Physics looks to thefuture
Apr 16, 1999
Physicists should work harder to improve the public awareness of science and the training of science teachers. These are two of the conclusions of a report of a workshop held in preparation for the World Conference on Science in Budapest in June. The report also argues that the United Nations should set up an impartial international body to adjudicate on scientific questions such as genetically modified crops and cold fusion, and that the amount that a country spends on research should be directly linked to its gross domestic product. Physicists should also present a united front, says the report, or they will be vulnerable to 'fractional fighting'. The World Conference on Science is being organized by the United Nations Educational Scientific and Cultural Organization (UNESCO) and the International Council of Science (ICSU).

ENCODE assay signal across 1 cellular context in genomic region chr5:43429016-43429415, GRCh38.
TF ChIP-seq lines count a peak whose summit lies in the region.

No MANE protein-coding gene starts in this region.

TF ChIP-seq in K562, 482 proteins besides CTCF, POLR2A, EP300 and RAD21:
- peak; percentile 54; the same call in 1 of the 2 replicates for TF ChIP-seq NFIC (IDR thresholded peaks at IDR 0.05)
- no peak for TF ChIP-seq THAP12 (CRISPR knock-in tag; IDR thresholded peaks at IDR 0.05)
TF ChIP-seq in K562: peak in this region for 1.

The three-day workshop was held in Debreccen in Hungary last month and involved physicists from both eastern and western Europe. Delegates were concerned about a number of ‘serious problems’ that physics faces both with its relationship with the general public, and as a discipline. The workshop pointed out, for example, that the public often cites Heisenberg’s uncertainty principle as a reason for claiming that everything is uncertain.
On a brighter note, the report points out that politicians are starting to realise how science can smooth and help diplomacy, and that the public are buying more popular-science books. ‘Our defence of physics, as well as science in general, must find ways of exploiting these hopeful points, ’ says the report.